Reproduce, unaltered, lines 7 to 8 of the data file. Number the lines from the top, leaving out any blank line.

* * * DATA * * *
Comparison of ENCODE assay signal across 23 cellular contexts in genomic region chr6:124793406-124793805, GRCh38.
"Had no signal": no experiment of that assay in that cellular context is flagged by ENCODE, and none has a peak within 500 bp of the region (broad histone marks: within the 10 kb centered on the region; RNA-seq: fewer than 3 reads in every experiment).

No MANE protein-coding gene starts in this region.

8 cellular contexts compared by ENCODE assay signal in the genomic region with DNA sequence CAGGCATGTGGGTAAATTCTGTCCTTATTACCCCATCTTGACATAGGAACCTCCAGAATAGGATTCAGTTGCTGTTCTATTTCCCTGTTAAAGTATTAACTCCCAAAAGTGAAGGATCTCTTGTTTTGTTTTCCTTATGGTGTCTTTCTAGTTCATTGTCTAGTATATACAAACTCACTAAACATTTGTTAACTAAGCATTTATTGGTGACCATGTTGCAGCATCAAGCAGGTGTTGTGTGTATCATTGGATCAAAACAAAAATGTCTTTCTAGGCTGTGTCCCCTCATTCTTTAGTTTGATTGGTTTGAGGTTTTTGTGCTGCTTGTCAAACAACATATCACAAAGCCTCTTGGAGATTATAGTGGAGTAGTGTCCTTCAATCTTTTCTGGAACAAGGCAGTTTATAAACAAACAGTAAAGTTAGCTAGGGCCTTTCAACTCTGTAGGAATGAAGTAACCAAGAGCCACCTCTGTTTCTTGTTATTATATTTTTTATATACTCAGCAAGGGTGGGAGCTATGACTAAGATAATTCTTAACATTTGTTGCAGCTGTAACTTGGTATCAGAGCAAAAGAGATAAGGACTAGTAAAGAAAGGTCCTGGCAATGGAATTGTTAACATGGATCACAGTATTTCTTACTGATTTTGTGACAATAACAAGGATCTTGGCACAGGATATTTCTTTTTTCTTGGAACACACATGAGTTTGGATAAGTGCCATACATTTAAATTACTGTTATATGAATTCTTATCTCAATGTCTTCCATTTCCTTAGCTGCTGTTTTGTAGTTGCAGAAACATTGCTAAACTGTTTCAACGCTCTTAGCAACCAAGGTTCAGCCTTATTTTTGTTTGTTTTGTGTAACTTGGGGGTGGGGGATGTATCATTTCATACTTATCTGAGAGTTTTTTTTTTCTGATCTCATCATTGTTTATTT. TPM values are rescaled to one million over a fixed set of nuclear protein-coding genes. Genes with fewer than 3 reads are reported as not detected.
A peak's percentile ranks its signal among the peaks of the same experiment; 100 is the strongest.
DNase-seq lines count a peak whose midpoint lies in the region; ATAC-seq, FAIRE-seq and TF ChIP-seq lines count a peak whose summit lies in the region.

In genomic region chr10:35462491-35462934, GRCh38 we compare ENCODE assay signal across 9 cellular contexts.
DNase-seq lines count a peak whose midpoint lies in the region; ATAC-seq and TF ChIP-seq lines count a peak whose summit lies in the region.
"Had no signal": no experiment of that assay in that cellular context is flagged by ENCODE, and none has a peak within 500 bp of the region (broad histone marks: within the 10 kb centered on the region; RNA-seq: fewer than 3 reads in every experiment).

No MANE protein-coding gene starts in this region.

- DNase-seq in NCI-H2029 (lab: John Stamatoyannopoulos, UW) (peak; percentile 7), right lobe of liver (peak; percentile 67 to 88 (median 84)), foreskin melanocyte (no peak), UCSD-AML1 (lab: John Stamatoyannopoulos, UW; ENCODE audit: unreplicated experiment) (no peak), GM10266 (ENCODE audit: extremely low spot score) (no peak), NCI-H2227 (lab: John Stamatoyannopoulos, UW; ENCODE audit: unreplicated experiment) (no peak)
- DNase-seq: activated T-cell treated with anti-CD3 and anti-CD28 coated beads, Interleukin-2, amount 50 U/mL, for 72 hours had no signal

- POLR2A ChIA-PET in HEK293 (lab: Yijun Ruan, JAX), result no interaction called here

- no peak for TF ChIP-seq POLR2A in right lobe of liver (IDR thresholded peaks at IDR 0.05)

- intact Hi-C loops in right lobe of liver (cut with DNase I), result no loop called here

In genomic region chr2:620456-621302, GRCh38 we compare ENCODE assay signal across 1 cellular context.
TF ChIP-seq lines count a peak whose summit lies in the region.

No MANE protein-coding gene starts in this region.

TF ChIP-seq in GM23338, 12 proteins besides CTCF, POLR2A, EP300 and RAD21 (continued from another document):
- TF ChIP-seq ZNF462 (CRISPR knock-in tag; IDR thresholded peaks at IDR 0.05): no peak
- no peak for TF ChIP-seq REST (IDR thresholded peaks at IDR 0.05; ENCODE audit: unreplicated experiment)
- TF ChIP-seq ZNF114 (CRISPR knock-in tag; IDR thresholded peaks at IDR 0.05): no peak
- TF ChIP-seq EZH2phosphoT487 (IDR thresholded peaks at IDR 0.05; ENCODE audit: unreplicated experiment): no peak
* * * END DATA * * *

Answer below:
In genomic region chr10:35462491-35462934, GRCh38 we compare ENCODE assay signal across 9 cellular contexts.
DNase-seq lines count a peak whose midpoint lies in the region; ATAC-seq and TF ChIP-seq lines count a peak whose summit lies in the region.